Brass instruments, such as trumpets, trombones, and tubas, produce sound through a combination of buzzing the lips and the resonance of the instrument itself.
The lips produce the sound source
When a player blows air through the instrument, it passes through a small, cup-shaped mouthpiece that is placed against the lips. The player then buzzes their lips together, causing them to vibrate rapidly. This vibration creates sound waves that are amplified by the instrument’s shape and size.
The sound waves then travel through the instrument’s tubing, which is coiled and shaped in a specific way to produce different notes and tones. By adjusting the tightness and tension of their lips and the air pressure they use, the player can change the pitch and volume of the sound.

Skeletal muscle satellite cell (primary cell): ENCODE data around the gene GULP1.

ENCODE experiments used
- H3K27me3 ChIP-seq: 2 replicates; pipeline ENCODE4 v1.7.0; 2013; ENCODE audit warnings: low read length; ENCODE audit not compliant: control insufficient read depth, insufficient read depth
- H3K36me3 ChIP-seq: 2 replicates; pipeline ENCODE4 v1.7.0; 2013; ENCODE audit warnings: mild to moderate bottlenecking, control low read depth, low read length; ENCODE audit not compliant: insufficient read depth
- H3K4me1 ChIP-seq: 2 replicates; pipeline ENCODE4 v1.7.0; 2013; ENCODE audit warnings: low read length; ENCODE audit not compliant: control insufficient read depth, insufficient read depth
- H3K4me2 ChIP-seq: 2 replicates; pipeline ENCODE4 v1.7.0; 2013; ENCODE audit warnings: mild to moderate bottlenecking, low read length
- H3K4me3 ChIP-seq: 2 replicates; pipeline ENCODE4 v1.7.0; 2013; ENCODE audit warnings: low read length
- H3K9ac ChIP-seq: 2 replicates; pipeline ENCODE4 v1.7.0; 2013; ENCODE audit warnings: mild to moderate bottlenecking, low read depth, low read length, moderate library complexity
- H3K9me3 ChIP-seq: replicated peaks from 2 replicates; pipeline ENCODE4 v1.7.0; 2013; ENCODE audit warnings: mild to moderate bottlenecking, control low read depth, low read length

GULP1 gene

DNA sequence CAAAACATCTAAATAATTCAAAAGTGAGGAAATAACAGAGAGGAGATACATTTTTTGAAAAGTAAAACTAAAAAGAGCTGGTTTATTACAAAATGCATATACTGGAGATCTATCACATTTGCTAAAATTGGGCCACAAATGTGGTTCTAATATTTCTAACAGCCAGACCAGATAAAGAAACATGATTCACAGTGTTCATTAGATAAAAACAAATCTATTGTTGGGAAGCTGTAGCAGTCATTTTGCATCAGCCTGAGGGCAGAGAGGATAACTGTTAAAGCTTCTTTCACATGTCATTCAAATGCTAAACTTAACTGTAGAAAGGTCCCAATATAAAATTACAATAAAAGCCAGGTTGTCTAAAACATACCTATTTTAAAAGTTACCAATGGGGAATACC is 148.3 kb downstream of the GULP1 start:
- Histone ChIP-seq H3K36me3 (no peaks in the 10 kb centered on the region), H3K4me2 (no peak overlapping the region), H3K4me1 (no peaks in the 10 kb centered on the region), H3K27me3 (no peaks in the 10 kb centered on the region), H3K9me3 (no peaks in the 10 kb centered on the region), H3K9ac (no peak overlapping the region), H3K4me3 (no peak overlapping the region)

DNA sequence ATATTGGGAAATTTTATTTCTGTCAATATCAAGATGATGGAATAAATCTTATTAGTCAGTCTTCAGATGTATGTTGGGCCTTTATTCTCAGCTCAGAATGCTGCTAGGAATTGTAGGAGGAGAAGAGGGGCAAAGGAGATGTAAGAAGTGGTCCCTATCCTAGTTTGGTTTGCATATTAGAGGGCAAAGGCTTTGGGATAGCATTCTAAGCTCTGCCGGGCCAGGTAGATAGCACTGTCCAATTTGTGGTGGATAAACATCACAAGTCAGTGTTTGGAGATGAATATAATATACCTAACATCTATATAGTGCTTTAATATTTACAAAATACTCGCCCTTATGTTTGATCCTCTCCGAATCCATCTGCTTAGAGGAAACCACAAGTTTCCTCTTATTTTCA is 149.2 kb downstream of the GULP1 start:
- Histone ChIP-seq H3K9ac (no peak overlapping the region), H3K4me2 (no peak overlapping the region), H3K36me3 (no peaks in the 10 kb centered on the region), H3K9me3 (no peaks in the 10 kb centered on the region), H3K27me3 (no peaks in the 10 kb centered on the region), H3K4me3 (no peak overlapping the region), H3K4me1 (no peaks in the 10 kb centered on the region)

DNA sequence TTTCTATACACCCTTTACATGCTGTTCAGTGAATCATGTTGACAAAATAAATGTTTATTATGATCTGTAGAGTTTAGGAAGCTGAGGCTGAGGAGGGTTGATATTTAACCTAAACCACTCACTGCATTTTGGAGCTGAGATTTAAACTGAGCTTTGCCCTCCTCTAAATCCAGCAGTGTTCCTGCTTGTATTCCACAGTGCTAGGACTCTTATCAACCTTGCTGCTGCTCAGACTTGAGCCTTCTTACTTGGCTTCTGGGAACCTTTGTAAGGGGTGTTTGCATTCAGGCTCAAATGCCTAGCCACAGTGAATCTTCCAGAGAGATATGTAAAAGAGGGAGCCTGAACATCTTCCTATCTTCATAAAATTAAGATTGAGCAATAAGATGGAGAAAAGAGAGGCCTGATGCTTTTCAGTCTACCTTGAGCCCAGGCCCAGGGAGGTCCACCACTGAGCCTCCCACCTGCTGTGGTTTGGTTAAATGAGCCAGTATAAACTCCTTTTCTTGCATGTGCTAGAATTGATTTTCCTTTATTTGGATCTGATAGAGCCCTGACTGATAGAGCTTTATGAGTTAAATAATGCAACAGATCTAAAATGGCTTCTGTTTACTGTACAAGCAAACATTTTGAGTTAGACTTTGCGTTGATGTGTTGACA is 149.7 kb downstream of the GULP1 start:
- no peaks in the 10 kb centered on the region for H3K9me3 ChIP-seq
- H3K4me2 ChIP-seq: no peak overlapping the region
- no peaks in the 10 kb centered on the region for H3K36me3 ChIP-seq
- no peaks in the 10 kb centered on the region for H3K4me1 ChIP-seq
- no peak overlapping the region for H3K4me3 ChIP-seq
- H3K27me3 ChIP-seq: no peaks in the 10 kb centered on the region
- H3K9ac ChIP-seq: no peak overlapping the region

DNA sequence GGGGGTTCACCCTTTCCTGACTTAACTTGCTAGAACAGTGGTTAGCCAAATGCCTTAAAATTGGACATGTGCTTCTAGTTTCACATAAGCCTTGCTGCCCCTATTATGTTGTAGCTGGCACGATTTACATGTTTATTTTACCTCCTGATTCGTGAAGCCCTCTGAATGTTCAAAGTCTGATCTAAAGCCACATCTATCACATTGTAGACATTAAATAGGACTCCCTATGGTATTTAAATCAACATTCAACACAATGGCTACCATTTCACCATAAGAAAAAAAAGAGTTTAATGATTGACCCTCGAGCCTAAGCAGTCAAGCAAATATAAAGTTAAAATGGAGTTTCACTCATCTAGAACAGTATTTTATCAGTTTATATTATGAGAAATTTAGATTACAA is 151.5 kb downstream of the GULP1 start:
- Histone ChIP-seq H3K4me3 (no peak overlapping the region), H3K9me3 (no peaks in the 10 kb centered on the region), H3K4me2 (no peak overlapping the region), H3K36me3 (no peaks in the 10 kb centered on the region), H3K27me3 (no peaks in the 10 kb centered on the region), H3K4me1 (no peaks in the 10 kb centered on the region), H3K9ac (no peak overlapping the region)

The instrument amplifies and shapes the sound
The metal construction of brass instruments also affects the sound they produce. The material and thickness of the brass can impact the tone and resonance of the instrument, creating a unique sound that is characteristic of each type of brass instrument.
The player can change the length of the instrument by using valves or a slide, which will change the pitch of the sound.
So how do brass instruments produce sound?
Brass instruments cannot produce a sound on their own. They need the player’s lips to buzz against each other to produce the sound source. From there, the instrument itself takes over to mold and shape the sound into what we hear in the audience.